Is HRT safe? – Lancet Study 29/08/19
16th Sept 2019
Most people are aware of The Lancet. It’s the world’s oldest and most prestigious peer-reviewed medical journal. On 29th August, 2019, it published the results of clinical trials into a link between hormone replacement therapy (HRT) and breast cancer in post-menopausal women. The key question is -is HRT safe?
This is an issue which has troubled women on HRT for decades. The research has often been inconclusive, with very mixed results. The underlying issue is should women continue taking the treatment? There’s no doubt it helps them feel better. But what are the true risks?
First, here’s a brief summary of how a woman’s hormones change after menopause –
If the menopause occurs at the average UK age of 51, you could realistically expect many years post-menopausal. In fact, given modern lifespans, it could mean living more years than those spent as a premenopause adult.
The menopause is defined by an absence of menstrual periods for 12 consecutive months. It is then that a woman knows for certain that the functioning of her ovaries has ceased. After this, she can no longer become pregnant. Also, the ovaries can no longer produce Oestrogen. It is the latter which has such a marked effect on ongoing health risks.
Oestrogen is a woman’s defining hormone, much as testosterone plays an equivalent role in men. It’s oestrogen that determines female characteristics, then it stops, just because you’ve lived a certain number of years.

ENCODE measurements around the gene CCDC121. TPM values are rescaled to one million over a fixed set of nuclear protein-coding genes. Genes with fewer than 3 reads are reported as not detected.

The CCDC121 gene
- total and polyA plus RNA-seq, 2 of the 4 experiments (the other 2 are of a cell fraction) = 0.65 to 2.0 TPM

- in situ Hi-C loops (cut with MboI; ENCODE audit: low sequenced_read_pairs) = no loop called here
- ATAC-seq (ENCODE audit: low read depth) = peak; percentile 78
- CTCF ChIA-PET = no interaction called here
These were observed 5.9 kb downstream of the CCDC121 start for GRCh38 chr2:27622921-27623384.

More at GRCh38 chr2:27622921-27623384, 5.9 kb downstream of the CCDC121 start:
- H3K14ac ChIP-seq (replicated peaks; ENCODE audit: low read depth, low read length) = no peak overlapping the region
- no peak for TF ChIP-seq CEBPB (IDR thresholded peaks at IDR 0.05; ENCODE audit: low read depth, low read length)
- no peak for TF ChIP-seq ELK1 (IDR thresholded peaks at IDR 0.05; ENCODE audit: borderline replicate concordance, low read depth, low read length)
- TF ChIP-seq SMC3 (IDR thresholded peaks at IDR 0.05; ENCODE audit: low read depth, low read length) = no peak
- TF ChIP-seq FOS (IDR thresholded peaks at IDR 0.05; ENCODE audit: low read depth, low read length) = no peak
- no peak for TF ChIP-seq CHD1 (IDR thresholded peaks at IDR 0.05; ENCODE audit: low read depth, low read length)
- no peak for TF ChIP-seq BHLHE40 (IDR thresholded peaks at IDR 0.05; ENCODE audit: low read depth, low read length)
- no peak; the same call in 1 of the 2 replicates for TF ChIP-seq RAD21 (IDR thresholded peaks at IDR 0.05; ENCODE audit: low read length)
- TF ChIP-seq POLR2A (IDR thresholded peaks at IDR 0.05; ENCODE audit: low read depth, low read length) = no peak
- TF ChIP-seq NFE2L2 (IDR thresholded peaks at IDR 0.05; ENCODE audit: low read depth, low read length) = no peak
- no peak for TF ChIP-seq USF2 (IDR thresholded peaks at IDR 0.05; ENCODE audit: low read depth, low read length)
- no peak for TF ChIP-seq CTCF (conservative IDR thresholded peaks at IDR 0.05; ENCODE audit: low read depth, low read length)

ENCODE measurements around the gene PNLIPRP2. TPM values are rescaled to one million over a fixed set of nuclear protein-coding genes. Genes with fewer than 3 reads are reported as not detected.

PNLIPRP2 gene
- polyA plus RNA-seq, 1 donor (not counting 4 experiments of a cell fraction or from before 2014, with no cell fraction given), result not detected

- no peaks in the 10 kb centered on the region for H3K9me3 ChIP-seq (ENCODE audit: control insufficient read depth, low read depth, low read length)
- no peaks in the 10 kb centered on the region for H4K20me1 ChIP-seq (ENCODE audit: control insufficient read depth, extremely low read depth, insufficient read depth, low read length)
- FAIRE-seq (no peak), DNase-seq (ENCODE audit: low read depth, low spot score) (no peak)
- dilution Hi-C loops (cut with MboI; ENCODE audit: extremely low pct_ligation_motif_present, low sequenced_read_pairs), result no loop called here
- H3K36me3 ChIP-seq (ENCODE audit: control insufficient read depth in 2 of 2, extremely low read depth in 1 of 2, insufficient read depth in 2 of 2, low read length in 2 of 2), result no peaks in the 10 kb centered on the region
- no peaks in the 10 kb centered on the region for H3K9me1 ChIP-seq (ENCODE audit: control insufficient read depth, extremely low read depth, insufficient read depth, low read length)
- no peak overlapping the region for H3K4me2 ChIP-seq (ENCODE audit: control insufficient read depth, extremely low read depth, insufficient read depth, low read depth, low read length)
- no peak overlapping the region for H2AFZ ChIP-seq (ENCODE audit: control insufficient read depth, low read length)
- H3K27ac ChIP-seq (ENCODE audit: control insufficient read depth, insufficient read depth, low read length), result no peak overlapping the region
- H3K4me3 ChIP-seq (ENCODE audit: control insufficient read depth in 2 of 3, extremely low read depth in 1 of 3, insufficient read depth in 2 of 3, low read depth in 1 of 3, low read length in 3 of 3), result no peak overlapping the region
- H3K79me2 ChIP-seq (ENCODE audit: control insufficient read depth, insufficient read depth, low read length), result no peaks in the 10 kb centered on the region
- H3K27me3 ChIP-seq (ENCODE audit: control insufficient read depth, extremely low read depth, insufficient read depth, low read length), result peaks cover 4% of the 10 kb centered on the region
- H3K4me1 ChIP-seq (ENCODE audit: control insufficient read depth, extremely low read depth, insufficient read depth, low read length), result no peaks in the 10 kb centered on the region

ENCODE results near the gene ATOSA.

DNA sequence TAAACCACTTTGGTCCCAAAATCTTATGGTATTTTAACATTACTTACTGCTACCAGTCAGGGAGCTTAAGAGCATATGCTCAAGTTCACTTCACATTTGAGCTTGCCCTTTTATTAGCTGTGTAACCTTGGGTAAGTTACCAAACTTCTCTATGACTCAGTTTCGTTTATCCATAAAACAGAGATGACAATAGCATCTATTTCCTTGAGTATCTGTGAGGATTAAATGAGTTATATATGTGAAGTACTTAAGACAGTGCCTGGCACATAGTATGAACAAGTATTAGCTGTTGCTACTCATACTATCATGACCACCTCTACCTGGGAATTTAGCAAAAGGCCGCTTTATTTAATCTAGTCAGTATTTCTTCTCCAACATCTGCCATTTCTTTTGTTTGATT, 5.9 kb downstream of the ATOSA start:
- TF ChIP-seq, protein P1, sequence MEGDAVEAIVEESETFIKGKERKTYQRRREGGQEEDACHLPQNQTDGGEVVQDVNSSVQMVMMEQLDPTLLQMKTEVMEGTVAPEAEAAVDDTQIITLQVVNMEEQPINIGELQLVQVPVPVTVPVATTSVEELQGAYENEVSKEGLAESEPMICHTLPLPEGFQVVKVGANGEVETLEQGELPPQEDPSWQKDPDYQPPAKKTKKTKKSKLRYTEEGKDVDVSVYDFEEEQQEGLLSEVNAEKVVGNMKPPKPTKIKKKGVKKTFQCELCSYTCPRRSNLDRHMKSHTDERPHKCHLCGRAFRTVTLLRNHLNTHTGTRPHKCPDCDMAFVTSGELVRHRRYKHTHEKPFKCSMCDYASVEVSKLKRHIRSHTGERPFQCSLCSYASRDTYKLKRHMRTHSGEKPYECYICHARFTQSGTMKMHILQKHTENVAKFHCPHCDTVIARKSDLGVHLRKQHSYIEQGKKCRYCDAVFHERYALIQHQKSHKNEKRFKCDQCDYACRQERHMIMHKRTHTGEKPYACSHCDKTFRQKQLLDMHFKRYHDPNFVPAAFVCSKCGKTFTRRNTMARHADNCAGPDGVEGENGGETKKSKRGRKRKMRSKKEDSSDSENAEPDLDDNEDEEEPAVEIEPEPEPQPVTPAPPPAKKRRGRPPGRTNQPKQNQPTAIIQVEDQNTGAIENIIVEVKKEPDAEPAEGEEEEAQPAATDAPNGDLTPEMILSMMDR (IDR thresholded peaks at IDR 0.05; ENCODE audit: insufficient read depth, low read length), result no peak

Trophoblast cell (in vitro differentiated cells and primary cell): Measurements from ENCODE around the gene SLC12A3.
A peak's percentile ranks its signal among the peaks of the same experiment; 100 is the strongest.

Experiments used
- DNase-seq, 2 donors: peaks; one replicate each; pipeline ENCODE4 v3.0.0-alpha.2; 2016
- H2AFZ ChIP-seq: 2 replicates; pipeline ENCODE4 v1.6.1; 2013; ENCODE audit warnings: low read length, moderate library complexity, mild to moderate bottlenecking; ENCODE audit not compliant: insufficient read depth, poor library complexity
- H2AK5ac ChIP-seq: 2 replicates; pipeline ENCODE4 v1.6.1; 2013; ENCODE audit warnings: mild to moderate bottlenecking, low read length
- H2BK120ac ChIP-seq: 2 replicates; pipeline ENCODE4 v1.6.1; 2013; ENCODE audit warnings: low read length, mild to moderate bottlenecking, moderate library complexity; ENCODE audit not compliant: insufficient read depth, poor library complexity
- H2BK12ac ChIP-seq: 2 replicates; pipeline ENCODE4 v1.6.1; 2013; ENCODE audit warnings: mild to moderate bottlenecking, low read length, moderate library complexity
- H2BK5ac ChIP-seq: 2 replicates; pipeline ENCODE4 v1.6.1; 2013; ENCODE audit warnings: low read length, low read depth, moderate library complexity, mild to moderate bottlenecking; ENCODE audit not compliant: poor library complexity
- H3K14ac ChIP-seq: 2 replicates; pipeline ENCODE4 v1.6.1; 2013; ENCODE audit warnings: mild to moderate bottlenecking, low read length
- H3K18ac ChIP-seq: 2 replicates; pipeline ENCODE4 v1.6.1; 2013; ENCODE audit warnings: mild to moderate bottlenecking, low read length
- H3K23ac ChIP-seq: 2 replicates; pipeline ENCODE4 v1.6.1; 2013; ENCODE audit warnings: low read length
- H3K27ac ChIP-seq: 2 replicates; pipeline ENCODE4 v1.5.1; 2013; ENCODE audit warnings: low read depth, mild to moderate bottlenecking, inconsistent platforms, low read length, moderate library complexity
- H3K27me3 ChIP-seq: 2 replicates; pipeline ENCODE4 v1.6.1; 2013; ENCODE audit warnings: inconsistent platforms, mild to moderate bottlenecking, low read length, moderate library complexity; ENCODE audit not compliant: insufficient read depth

There are four branches of Oestrogen – Oestrone (E1), Oestradiol (E2), Oestriol (E3) and Oestetrol (E4).
The only one found in post-menopausal women is E1. E3 and E4 significantly occur only during pregnancy.
Oestradiol is the most potent, being a natural steroid produced by the ovaries, and it is the production of this that ceases after menopause. A lack of Oestradiol raises the risk of cardiovascular disease, depression and other mental health problems, and vaginal health issues. Skin composition and fat redistribution are other key factors, as is loss of bone density, potentially leading to osteoporosis.
Is HRT safe?
It’s no wonder, then, that many women seek to prolong their access to Oestrogen for as long as possible. Is it safe to do so? Here is what The Lancet study says, looking at both Oestrogen-only treatment and HRT combined with progesterone. The latter is released during the second-half of the menstrual cycle and during pregnancy. Here is a Lancet summary of the study.
Although a well-conducted clinical trial gives data-driven conclusions, it’s worth looking at comments from notable experts in the field.
The bottom line is that there is a definite link between HRT and breast cancer, supported by one of the most carefully researched studies ever. In knowing of this elevated risk, it’s a woman’s own choice whether to start, or continue with, HRT. What then, are the alternatives?
Because of pressures both physical and psychological, a perfectly natural progression in the life cycle is too often approached with dread, more as an illness than something which occurs naturally in 50% of the population. It shouldn’t be so, and it must not be seen this way.
Fortunately, we now live at a time where there are measures which can be taken to alleviate the symptoms… and influence outcomes.